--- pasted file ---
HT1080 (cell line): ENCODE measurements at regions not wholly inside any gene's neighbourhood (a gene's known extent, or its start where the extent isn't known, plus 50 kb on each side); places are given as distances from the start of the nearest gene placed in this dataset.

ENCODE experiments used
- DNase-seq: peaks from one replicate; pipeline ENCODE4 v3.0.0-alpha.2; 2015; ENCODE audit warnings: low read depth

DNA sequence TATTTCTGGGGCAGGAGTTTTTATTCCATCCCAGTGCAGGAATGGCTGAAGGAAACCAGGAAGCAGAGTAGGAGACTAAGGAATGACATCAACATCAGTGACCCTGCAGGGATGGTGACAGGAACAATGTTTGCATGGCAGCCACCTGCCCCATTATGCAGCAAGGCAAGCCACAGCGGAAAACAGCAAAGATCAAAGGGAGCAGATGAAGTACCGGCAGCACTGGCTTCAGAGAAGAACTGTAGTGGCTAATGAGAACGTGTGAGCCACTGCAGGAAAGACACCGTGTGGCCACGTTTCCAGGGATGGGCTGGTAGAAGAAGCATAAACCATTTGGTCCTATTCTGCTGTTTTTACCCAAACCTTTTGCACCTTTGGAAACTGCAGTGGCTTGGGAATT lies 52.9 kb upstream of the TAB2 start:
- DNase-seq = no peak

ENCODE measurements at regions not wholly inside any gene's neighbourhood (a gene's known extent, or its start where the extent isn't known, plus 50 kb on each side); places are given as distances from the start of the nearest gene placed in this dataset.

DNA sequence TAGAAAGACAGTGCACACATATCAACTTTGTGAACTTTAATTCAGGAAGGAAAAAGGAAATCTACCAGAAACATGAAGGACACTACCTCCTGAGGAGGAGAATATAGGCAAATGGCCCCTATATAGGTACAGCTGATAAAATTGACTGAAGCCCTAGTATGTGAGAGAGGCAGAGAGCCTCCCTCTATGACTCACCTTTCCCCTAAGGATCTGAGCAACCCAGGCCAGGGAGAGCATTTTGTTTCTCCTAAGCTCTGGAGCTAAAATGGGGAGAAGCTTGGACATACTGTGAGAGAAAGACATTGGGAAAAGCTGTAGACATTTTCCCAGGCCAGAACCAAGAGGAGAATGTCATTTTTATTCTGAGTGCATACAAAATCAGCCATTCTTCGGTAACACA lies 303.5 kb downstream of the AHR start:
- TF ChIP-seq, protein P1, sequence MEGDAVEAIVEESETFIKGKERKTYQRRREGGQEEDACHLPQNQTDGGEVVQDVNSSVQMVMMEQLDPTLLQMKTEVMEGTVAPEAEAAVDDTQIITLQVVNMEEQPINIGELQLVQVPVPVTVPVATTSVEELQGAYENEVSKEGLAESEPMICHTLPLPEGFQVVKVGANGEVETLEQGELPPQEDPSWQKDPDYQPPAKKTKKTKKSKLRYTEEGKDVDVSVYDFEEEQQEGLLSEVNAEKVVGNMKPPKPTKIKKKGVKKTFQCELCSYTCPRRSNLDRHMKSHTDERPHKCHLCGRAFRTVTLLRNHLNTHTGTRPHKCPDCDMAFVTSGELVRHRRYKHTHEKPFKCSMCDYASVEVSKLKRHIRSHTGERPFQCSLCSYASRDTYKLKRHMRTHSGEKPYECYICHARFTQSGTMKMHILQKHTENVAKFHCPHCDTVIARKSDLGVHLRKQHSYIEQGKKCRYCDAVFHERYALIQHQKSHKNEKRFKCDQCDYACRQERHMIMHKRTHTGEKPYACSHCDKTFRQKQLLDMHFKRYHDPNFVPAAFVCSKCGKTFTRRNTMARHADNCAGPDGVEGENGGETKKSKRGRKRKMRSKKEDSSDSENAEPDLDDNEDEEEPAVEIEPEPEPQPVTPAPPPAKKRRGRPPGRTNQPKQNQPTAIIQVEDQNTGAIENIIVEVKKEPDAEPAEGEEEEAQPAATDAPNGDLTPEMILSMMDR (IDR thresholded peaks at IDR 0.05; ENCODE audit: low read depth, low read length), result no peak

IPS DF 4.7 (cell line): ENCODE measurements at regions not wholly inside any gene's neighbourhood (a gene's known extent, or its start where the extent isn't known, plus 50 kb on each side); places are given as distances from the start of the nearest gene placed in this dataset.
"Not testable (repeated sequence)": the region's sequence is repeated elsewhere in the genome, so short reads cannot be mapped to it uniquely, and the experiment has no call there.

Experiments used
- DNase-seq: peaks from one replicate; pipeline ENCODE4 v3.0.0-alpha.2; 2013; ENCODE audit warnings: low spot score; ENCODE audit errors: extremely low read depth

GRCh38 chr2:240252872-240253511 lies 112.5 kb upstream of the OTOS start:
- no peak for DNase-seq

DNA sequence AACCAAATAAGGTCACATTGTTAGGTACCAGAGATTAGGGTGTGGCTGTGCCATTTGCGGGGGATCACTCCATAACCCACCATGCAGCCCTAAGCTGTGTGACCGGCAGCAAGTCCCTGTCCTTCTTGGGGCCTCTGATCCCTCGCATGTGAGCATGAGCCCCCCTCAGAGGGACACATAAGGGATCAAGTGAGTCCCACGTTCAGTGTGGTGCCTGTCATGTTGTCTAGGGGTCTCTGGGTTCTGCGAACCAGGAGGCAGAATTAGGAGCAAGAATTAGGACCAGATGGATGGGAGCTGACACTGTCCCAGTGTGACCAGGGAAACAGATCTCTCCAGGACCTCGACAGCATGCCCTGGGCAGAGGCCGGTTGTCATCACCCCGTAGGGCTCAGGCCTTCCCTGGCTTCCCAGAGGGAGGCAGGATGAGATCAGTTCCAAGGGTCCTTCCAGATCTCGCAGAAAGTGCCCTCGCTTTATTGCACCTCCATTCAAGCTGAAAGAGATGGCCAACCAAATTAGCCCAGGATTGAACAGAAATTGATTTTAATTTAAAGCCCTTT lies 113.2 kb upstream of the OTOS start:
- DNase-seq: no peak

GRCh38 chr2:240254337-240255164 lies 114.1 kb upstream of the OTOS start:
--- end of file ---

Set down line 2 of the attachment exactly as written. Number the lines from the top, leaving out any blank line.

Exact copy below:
ENCODE experiments used